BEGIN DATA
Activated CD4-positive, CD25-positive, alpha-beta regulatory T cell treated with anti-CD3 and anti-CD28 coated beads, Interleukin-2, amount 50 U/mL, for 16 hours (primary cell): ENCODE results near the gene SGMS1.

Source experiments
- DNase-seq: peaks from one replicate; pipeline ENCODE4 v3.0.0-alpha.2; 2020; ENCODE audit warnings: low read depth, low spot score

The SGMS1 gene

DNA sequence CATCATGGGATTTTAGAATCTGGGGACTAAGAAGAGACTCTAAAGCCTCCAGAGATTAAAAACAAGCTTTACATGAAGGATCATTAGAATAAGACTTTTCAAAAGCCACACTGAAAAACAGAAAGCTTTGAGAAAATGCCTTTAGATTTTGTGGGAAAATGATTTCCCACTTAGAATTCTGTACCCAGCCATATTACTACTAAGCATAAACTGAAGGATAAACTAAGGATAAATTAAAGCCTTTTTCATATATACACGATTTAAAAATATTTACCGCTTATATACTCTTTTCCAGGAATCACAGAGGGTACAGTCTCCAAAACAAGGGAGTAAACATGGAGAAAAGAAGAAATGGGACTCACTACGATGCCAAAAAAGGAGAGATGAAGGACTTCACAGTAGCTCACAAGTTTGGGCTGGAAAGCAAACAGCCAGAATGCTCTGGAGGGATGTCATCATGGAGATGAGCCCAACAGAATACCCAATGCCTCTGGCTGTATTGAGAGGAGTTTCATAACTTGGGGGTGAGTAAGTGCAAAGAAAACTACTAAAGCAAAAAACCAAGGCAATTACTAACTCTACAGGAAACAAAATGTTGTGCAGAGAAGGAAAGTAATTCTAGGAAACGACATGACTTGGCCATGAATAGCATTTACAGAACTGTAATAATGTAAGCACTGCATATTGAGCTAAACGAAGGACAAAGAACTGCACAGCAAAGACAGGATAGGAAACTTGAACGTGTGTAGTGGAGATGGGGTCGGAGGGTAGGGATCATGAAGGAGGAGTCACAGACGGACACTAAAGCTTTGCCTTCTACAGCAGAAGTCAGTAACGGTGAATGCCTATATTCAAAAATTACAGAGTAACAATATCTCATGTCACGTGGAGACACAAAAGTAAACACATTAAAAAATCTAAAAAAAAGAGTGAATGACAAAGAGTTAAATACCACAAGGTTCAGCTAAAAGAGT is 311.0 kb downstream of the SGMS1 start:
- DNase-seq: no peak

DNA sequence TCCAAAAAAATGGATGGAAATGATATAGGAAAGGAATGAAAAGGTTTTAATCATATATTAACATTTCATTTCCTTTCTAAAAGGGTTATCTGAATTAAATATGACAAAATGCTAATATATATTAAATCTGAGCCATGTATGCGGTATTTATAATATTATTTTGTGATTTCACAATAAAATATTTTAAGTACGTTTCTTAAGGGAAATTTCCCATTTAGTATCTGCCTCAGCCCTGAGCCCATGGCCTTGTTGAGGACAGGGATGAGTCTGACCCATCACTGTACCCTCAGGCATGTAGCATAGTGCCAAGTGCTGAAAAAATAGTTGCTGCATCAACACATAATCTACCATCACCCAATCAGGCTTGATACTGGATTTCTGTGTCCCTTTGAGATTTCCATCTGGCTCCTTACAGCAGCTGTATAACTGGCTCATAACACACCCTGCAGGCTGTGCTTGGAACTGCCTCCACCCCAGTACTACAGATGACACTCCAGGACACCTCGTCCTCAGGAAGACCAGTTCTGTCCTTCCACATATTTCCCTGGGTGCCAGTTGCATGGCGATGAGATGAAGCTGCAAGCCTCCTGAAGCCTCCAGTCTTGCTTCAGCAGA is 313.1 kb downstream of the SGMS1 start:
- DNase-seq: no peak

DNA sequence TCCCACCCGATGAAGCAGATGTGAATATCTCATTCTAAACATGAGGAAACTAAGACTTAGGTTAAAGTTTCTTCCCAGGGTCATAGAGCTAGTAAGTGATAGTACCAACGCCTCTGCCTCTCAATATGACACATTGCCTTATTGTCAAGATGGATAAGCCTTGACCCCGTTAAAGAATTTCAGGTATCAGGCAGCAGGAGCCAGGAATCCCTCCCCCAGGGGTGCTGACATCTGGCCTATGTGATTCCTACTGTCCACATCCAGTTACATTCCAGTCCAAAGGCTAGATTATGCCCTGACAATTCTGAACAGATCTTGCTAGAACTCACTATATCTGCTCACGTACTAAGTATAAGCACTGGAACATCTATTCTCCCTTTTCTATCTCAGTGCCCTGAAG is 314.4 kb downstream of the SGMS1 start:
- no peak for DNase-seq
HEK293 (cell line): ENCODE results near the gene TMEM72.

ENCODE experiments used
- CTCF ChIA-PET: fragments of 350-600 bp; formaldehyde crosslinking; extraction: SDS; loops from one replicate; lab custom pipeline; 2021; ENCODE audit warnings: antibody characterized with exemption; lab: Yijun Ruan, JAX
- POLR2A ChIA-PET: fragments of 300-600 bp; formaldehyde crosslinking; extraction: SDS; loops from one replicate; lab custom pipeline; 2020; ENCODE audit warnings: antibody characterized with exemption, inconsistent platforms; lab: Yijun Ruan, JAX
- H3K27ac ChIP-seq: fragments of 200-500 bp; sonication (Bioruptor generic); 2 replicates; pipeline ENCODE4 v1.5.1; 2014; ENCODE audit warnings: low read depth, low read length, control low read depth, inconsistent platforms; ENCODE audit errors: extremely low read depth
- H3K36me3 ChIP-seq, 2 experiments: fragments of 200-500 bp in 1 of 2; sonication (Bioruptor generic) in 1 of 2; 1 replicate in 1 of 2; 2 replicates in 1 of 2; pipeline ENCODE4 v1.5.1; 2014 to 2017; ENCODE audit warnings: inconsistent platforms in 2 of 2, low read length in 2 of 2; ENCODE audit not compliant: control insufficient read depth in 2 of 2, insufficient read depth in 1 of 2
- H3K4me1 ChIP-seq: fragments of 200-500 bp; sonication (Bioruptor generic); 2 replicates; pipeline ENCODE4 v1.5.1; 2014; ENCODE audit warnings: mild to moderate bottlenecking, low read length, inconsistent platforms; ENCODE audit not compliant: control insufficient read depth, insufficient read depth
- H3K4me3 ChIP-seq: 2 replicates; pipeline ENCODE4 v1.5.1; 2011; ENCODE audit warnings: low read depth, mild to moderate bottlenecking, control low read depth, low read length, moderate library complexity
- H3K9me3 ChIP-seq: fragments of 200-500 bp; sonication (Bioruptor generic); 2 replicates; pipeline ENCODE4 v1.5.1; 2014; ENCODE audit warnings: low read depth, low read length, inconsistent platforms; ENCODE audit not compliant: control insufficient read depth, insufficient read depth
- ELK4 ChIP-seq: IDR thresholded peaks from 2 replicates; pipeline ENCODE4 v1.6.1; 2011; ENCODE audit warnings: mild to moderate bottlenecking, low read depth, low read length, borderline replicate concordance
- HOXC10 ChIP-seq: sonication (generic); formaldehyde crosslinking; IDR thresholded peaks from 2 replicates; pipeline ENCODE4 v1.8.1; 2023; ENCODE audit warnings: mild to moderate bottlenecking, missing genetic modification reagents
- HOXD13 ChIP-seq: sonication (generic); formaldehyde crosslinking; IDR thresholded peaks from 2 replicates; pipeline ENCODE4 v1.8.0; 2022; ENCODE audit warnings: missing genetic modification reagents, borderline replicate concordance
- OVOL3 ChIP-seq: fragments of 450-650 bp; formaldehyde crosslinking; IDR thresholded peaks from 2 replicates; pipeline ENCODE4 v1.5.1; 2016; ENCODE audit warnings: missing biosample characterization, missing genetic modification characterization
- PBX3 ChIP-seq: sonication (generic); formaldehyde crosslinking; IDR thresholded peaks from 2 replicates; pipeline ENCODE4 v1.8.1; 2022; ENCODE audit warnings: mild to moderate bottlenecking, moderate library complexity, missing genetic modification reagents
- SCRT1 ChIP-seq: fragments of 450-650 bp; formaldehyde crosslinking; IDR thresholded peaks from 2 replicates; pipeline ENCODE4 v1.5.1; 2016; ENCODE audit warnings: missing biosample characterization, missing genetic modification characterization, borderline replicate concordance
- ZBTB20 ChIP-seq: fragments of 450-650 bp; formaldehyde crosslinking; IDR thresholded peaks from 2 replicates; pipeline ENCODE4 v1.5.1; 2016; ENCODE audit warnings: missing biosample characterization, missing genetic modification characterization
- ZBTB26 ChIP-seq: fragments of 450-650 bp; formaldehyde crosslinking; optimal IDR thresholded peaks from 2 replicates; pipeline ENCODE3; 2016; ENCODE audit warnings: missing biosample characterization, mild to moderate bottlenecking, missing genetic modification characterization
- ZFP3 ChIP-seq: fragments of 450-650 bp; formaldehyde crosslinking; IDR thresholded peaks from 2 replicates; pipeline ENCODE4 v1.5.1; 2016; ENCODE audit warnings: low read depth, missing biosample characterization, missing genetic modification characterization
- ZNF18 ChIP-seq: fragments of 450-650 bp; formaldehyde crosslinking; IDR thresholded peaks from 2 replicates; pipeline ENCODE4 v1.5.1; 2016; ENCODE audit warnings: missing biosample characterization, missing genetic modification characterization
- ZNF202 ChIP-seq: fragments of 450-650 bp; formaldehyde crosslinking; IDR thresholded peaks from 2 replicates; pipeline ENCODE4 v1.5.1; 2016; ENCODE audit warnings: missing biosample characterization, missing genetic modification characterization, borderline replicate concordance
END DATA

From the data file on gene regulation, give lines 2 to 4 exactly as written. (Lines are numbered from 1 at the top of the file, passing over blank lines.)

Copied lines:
Source experiments
- DNase-seq: peaks from one replicate; pipeline ENCODE4 v3.0.0-alpha.2; 2020; ENCODE audit warnings: low read depth, low spot score

The SGMS1 gene